Microsoft Defender Antivirus is the default antivirus protection on the company's Windows 10 operating system. If administrators don't install a different antivirus solution, Windows Defender Antivirus is enabled and will protect the system in various ways.
Administrators may configure some settings of the program in the Windows 10 Settings application; this includes turning various security feature such as cloud delivered protection, tamper protection, exploit protection or ransomware protection on or off. What administrators cannot do is disable the program entirely using the Settings app. Disabling real-time protection offers a temporary recourse only as it is automatically enabled again by the operating system.
Microsoft released an update for the security program earlier this month that introduced two major changes to it. The first made Microsoft Defender Antivirus flag hosts file manipulations as malicious if they contained entries for certain Microsoft servers, mostly Telemetry servers used to submit data from the Windows 10 device to Microsoft.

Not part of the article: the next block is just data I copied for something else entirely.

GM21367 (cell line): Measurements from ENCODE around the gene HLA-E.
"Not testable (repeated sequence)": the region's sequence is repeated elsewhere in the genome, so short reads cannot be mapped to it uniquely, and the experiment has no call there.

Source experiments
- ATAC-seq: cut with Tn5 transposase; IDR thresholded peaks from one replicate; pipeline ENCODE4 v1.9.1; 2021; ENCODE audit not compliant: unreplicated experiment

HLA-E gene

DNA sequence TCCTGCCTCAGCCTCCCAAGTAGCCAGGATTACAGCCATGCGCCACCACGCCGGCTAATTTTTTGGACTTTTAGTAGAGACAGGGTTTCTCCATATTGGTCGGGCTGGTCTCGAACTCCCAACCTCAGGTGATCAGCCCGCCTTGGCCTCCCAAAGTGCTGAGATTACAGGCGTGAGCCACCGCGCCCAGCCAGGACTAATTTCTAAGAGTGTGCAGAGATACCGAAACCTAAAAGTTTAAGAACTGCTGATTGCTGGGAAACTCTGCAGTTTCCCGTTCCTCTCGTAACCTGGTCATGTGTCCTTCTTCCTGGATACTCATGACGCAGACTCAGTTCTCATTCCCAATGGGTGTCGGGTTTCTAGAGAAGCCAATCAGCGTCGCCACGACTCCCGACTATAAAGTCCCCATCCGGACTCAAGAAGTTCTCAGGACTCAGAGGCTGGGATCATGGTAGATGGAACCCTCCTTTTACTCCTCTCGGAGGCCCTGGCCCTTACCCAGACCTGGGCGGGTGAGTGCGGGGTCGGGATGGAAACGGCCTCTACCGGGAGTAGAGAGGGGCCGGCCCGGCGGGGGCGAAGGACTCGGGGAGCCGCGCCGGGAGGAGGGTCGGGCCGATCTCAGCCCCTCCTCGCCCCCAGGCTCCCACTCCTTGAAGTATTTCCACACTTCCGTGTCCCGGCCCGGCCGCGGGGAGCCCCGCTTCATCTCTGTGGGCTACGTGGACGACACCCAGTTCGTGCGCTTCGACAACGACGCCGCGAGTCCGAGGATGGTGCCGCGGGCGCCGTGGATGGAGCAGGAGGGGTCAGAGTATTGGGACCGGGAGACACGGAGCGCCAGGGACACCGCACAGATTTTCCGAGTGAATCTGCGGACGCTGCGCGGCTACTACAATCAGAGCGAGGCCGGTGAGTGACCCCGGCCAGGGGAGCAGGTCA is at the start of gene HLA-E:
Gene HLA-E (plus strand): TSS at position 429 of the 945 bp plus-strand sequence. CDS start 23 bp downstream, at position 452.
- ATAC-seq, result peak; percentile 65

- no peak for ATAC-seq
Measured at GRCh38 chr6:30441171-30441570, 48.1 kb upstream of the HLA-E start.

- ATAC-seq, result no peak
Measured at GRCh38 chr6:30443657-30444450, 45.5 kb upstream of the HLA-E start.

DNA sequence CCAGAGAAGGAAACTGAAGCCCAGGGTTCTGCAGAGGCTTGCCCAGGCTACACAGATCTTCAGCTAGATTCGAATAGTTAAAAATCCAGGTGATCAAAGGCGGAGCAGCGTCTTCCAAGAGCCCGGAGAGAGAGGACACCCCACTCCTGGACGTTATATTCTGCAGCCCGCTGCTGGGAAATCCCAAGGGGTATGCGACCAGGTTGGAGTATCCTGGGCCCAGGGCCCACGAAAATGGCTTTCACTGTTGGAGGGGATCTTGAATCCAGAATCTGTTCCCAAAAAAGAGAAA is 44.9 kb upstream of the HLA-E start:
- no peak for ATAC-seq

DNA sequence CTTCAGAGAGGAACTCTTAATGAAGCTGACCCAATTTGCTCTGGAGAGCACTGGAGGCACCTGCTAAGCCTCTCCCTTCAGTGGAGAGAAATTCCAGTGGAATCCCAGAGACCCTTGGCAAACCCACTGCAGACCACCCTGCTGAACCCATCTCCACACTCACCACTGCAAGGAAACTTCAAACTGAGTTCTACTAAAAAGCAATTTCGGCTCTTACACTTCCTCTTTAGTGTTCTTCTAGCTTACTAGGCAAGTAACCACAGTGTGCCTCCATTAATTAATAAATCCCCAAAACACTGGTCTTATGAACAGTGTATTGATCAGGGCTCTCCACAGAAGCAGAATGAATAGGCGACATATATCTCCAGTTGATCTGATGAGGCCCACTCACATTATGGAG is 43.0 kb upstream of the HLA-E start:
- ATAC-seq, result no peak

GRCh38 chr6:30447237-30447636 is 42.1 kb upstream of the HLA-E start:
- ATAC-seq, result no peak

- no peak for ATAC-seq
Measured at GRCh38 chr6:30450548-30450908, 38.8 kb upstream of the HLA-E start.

The second change came to light just recently. It appears that Microsoft disabled the Registry key DisableAntiSpyware which administrators could use to disable Microsoft Windows Defender.
Most uses should not deactivate Microsoft Defender Antivirus if no other antivirus program is active on the system. In some situations, it may be required to disable the tool:
- If an installed antivirus solution did not lead to Microsoft Defender Antivirus disabling itself.
- If the user needs to disable the software because of incompatibilities.
- If no antivirus software is required.
It is unclear at this point in time if the Group Policy options to disable Windows Defender still work.
Most third-party antivirus solutions come with options to turn off the protection. While not advised, the programs do give users the choice to do so if they choose that option.
Are the two changes in the latest version of Microsoft Windows Defender related? Microsoft is tight lipped about the changes and it seems unlikely that it is going to release a public statement about either of these.
Now You: Which antivirus solution do you use, and why?
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